Sir Sultan Mahomed Shah also suggested reforms be made in agriculture that should seek the benefit of research and experimental farms. He further suggested that scientific methods must be applied to agriculture and the improvement of cattle breeding. In doing so, incorporating the subject of agriculture into the education system was crucial, for educated manpower who have a strong background in scientific knowledge should be developed to overcome the prerequisites of the agriculture sector.

Furthermore, Aga Khan III refused to relegate women to a secondary role. To his core, he was driven by the imperative of women’s advancement and enhancement of their social status, whom he termed “guardians of the life of the race.” He emphasized the fundamental value of educating girls, as he went on to say, “Personally, if I had two children, and one was a boy and the other a girl, and if I could afford to educate only one, I would have no hesitation in giving the higher education to the girl.”

The proof of his unflinching commitment to the development of Muslims was further established with the first Aga Khan School in Gwadar in 1906. During his Diamond Jubilee in 1945, Aga Khan III, the 48th hereditary Imam of Shia Ismaili Muslims, donated all the presents he received from his followers to the advancement of healthcare and education in East Africa and the Indo-Pak subcontinent. The funds were utilized to start maternity homes, medical facilities, schools and hostels. A total of 16 schools were established, named Diamond Jubilee schools, and provided the necessary impetus for turning the wheel of fortune in the remote terrains of northern Pakistan.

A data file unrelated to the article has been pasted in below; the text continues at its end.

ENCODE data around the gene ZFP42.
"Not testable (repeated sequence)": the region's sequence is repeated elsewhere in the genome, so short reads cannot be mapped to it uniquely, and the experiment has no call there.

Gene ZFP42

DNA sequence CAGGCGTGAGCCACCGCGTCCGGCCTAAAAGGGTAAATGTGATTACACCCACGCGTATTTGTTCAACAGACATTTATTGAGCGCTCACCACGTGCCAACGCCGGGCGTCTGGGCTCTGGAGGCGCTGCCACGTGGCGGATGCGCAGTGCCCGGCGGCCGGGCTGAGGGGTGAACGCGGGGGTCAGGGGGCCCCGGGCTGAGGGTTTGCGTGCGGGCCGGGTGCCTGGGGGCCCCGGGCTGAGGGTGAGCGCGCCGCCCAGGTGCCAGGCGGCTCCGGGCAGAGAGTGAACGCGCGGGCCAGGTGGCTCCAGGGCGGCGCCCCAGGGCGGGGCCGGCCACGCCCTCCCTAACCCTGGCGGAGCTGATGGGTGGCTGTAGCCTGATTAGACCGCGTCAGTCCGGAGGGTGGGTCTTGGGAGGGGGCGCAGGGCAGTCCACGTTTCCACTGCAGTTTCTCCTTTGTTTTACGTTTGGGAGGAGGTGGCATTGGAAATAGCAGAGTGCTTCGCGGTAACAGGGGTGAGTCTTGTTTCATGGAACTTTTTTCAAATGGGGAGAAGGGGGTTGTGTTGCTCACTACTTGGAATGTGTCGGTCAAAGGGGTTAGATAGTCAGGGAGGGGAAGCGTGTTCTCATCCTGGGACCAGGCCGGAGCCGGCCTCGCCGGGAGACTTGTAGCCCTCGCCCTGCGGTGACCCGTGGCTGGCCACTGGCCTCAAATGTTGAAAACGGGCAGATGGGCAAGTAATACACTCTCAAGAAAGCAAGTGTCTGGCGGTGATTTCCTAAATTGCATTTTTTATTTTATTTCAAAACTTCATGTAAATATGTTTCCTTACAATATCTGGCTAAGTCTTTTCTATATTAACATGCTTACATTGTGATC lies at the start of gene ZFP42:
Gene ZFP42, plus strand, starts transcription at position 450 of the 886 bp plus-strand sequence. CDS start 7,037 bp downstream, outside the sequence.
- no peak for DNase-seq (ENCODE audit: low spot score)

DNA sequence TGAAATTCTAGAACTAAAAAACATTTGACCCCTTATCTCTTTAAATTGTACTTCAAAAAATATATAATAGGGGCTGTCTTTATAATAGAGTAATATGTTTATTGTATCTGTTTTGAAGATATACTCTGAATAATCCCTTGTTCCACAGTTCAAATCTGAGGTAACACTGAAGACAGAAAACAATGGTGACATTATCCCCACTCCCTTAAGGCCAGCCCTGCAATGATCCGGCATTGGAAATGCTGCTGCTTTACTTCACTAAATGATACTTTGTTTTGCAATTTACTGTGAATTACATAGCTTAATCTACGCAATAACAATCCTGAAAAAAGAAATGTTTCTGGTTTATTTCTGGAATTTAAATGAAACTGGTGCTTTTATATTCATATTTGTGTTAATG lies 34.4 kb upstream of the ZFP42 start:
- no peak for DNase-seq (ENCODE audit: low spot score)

Currently, his grandson, Prince Karim, the Aga Khan IV, has carried on his grandfather’s legacy by building upon the foundation his grandfather laid, and stretching forth the largest network of development agencies known as the Aga Khan Development Network, commonly recognised as AKDN, that operate to improve the quality of life of the people in Asia and Africa. Since Pakistan’s creation in 1947, AKDN has made enormous contributions to rural development, health, education and architecture. Investing in research to find innovative solutions to development problems has been one of the key components of AKDN’s approach to advancement. The Aga Khan founded the first campus of the Aga Khan University (AKU) in 1983 in Karachi, following in his grandfather’s footsteps to promote education, science and technology. As an international university, AKU has grown into a research-focused institution in the field of health sciences and medical education in Pakistan. As a notable example, one of the university’s strategic platforms, the Centre for Innovation in Medical Education, aims to promote the use of technology to foster excellence in teaching, innovation, research and learning in the medical and healthcare field.

Sir Sultan Mahomed Shah’s mission was the true expression of reconstruction and reform for the Muslims of the subcontinent, placing the foundation of welfare and prosperity for future generations. Today, on the anniversary of his birth, we pay tribute to this prince whose name will forever shine in golden words in the history of Pakistan.

Sujjawal Ahmad, "Remembering Aga Khan III," Business recorder. 2022-11-02.
Keywords: Economics , Economic future , Educational system , Modern science , Medical education Sultan Mahomed Shah , Pakistan , Iran , Afghanistan , East Africa , AKU , AKDN